Investor confidence in Germany posted its second consecutive monthly gain in October, a survey released Tuesday showed, as the nation's economics ministers ruled out a recession in Europe's biggest economy.
The Mannheim-based ZEW economic research institute said its index gauging the mood among analysts and institutional investors edged up to a better-than-forecast minus 11.5 points this month from minus 18.5 in September.
Analysts had expected the forward-looking indicator to post a more modest gain to minus 15.
The release of the ZEW survey follows signs of a more stable climate emerging across European financial markets after the European Central Bank (ECB) announced plans to launch an unlimited government bond-buying programme aimed at shoring up nations at the centre of the eurozone debt crisis.
“The indicator's rise shows that risks for the German economy have somewhat diminished according to the financial market experts,” said ZEW President Wolfgang Franz.
“This could well be explained by the decreasing uncertainty on the financial markets during the last weeks,” he said.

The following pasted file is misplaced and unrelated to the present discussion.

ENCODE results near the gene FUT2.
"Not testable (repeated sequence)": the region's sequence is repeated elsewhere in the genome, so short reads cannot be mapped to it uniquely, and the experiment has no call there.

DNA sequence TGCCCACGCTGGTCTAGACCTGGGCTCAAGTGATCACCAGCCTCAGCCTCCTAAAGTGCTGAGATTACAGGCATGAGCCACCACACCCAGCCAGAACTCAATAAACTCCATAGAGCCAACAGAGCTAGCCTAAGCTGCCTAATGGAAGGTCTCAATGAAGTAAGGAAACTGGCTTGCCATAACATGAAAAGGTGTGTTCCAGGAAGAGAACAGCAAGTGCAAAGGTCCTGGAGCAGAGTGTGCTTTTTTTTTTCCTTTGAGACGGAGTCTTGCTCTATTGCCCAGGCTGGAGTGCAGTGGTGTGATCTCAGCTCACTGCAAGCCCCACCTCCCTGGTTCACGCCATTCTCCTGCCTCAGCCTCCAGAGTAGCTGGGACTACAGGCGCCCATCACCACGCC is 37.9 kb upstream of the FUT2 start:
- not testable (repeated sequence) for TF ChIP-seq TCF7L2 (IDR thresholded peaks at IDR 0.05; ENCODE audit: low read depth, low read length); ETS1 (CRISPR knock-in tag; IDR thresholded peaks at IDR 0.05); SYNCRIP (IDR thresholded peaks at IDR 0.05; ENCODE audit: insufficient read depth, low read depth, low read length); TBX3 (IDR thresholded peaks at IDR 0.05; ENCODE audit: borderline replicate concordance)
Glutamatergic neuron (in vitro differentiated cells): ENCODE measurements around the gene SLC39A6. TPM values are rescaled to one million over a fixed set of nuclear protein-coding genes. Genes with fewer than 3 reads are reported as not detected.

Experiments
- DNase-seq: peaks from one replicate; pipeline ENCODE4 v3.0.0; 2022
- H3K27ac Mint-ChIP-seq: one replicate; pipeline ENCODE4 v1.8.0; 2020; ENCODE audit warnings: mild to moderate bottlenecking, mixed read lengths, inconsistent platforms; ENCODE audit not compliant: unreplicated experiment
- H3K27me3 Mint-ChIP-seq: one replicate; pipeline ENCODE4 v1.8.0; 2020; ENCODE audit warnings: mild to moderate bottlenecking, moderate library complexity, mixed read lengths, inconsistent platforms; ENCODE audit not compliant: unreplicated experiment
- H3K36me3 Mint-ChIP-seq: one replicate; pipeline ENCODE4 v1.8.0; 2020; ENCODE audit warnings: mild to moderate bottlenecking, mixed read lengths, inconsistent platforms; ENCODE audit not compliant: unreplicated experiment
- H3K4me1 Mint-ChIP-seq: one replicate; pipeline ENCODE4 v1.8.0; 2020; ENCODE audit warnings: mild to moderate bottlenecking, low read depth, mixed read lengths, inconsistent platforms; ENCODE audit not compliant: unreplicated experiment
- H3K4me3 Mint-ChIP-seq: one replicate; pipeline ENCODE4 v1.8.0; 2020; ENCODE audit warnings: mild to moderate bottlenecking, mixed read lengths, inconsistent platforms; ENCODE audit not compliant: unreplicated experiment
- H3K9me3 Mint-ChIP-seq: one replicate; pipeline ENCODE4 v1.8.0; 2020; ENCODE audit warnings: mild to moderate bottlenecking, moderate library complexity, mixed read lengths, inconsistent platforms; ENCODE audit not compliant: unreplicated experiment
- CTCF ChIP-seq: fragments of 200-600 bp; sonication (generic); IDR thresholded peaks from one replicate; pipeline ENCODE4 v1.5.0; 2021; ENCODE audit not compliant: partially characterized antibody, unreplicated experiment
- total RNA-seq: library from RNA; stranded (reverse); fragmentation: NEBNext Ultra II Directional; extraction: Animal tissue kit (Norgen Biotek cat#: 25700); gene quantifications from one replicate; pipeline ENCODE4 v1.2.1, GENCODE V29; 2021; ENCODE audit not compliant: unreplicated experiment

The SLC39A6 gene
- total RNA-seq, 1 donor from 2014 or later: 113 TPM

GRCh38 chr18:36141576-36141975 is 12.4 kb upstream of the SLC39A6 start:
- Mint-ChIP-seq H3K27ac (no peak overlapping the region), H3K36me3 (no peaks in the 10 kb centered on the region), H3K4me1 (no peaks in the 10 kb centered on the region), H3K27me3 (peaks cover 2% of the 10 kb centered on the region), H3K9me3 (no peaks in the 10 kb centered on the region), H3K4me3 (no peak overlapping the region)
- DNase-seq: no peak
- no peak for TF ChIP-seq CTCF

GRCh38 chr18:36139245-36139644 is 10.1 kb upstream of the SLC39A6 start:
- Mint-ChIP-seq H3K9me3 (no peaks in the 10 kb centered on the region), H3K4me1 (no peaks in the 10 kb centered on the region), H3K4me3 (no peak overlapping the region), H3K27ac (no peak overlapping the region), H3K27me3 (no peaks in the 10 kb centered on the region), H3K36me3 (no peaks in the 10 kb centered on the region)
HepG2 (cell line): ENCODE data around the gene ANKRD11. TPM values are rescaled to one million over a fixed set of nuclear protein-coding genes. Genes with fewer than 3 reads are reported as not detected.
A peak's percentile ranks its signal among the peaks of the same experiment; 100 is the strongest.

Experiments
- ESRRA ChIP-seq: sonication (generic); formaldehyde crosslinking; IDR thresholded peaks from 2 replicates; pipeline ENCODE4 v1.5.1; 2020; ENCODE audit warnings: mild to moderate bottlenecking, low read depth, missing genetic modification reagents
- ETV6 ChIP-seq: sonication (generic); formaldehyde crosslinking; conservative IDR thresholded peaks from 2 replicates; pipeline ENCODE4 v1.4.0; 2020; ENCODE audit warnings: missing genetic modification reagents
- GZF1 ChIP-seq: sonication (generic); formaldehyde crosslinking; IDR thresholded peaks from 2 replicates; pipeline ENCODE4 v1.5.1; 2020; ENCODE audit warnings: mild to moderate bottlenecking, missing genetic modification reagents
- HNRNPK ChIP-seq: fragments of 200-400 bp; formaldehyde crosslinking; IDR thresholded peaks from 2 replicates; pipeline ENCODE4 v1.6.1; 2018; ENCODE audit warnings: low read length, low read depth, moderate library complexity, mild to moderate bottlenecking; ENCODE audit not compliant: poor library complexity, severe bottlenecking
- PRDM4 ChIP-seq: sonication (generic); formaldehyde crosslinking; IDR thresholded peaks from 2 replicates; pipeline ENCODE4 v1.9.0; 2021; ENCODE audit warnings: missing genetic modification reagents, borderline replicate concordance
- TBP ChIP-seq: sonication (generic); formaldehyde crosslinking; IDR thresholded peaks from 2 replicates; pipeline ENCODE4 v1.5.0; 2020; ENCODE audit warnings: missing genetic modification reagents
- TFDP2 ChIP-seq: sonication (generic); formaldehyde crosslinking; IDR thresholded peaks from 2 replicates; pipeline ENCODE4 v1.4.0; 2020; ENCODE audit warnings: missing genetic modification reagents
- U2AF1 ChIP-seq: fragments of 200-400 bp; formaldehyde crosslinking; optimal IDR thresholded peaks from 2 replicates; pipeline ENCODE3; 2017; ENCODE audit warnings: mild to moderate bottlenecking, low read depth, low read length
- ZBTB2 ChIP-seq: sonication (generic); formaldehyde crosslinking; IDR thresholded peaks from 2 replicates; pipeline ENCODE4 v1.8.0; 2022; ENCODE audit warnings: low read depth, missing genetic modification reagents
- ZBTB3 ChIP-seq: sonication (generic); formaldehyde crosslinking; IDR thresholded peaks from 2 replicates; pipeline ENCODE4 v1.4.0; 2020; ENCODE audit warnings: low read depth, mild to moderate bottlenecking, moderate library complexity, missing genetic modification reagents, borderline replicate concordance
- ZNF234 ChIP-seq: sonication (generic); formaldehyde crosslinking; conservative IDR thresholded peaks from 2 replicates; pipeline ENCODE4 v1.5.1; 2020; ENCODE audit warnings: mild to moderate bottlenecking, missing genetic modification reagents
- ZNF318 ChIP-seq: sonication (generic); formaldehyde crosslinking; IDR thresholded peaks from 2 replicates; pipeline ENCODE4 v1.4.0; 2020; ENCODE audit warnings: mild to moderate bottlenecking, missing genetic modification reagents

Based on a survey of 288 analysts and investors, the survey points to economic developments in Europe's biggest economy six months down the track.
But a ZEW gauge measuring how investors see the current conditions in the country dropped for the fifth consecutive month, slipping to 10.0 in October from 12.6 last month.
Economists expect the German economy to lose momentum in the run-up to the end of the year as the debt crisis hits the nation's growth rate.
“Slightly more experts still expect the German economy to cool down instead of brightening up,” said Franz.
Echoing his remarks, Economics Minister Philipp Roesler told dpa the German economy faced a difficult period.
“As a result, we are well-advised to continue to do everything to strengthen our competitiveness,” Roesler said.
But he rejected the notion that Germany would follow large parts of the eurozone into recession.
“We are still talking about growth,” he said.
However, Roesler warned: “If 60 per cent of our exports go to Europe and 40 per cent go to the eurozone countries, it is clear that the debt crisis cannot pass us by without a leaving a mark.”
Roesler went on to say that this was also the case with the slowdown in the world economy.
The German government is set to unveil its latest growth forecasts on Wednesday. - Sapa-dpa